Letter to the Editor: The Chitranjan Ranawat Award: Running Subcuticular Closure Enables the Most Robust Perfusion After TKA: A Randomized Clinical Trial

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To the Editor,
We would like to praise the impressive methodology and unique approach of Wyles and colleagues [6] in their evaluation of intraoperative blood flow measurements of TKA using indocyanine green (ICG) dye angiography. While their evaluation showed that perfusion differences after primary closure likely do not contribute to wound complications, the authors did note that ICG angiography may have a critical role to play in the closure of more vulnerable surgical sites in patients with poor soft-tissue quality or wound-healing capacity.
The authors promote their methodology for evaluation of wound blood flow as “first in its class”, using absolute objective measurements provided by the SPY-Elite (Novadaq, Bonita Springs, FL, USA) device in their comparison of perfusion outcomes.
However, we caution the authors that quantitative blood flow measurements by plastic surgeons when managing complex wound closure situations during breast reconstructions have been well described for nearly a decade. A quantitative threshold of 23.8 arbitrary perfusion units for partial thickness necrosis using the SPY-Elite was validated by Phillips and colleagues [5] in 2014. We further believe that an acute analysis of staple and suture closure with ICG angiography assesses vasospastic, traumatized tissue, which may be a poor predictor of long-term skin survival. If the pure vascular changes associated with wound closure are sought, analysis longer than 1 hour after the procedure may be more representative of actual tissue blood flow. Wound closure essentially creates a “second hit” trauma to the local tissue and could further influence perfusion analysis. We also propose that decreased perfusion away from the incision portends a higher potential for necrosis at the wound edge, as this is where the blood flow to the incision originates. Finally, visible sutures and staples serve as signal artifacts that may skew local and region-of-interest tissue measurements.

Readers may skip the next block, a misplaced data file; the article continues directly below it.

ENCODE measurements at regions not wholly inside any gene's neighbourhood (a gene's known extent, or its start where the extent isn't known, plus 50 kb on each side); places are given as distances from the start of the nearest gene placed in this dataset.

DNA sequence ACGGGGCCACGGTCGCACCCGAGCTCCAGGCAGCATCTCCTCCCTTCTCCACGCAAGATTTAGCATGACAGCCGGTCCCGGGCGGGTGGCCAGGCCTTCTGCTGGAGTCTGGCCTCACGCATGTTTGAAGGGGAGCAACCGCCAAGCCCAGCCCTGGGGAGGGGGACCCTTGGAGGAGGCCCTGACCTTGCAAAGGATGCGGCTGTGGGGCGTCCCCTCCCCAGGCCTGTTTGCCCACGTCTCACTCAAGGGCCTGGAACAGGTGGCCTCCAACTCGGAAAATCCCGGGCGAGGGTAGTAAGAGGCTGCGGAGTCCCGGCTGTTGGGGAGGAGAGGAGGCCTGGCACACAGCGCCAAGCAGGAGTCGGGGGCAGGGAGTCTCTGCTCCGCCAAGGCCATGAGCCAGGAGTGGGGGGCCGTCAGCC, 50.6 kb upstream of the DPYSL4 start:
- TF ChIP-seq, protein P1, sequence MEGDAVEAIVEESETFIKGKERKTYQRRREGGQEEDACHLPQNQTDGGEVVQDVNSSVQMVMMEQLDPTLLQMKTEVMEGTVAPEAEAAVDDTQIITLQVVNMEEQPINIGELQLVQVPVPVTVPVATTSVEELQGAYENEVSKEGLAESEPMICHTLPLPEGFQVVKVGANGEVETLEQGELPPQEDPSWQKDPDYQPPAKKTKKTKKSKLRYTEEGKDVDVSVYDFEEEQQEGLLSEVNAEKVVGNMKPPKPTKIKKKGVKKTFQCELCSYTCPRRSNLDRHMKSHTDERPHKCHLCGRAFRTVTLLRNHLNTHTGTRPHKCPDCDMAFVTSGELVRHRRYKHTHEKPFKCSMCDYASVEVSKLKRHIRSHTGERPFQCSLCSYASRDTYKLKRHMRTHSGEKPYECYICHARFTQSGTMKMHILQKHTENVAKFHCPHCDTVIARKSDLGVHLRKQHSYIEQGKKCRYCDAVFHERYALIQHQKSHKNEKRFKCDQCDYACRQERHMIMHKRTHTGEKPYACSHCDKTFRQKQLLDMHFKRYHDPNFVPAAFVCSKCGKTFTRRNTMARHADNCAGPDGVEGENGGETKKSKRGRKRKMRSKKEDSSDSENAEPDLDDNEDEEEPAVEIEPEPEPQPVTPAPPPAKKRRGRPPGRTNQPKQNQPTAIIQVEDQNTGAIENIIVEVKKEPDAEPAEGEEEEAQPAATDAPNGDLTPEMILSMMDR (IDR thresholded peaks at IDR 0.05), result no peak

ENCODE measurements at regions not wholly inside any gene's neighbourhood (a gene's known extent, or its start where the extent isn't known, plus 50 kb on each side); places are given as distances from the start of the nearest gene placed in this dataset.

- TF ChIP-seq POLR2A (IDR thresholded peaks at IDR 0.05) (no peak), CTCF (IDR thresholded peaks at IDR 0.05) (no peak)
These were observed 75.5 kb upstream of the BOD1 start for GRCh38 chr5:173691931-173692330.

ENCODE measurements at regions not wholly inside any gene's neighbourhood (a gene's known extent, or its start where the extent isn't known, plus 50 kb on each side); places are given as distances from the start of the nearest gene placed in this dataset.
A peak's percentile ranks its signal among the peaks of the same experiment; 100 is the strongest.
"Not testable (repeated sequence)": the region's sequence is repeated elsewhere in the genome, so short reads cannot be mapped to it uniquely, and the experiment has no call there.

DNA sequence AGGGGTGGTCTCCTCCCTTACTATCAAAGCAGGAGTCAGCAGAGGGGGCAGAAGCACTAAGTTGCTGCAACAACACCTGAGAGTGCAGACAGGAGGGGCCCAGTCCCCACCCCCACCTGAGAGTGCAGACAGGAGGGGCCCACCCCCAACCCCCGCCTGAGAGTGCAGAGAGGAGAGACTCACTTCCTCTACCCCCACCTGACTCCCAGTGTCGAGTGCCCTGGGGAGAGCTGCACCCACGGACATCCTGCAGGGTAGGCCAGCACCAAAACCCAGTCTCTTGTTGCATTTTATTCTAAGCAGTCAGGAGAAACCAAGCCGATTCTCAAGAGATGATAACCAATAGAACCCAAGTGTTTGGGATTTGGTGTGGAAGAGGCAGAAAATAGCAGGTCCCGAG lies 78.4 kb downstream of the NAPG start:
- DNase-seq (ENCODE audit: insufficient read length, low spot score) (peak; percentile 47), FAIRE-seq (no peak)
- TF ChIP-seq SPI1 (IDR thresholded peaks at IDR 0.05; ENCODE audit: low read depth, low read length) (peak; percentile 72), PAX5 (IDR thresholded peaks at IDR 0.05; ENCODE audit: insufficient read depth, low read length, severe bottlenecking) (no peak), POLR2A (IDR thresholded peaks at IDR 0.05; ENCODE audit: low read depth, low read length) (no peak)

Normalization between samples is a considerable challenge when comparing the quantitative ICG fluorescence of two wounds. While intravenous injection makes the delivery of ICG somewhat more consistent between patients, it does not adequately control for metabolism and tissue thickness. Our group previously proposed using the maximum quantitative blood flow measured in normal tissue within the field of view as a common normalization point [1]. For any points or regions of interest highlighted within an active field, the maximum normal tissue value adjusts for delivery variance, permitting multifield and between-sample comparisons. This has been successfully applied in the quantitative, prognostic evaluation of burn wounds [2], artificial dermis invasion [3], and the diagnosis of early flap venous congestion [4]. We believe that any normalization should be based on prior models, permitting us to avoid reinventing the wheel for ICG angiography in orthopaedics.
We thank Wyles and colleagues for being the first to truly define a utility for ICG angiography in the field of orthopaedic surgery. Improved blood flow is increasingly recognized as a critical factor in the advancement of ideal orthopaedic surgery practices. We hope that the authors will consider the lessons taught by plastic surgeons as they continue to pursue new ways to use this game-changing technology.
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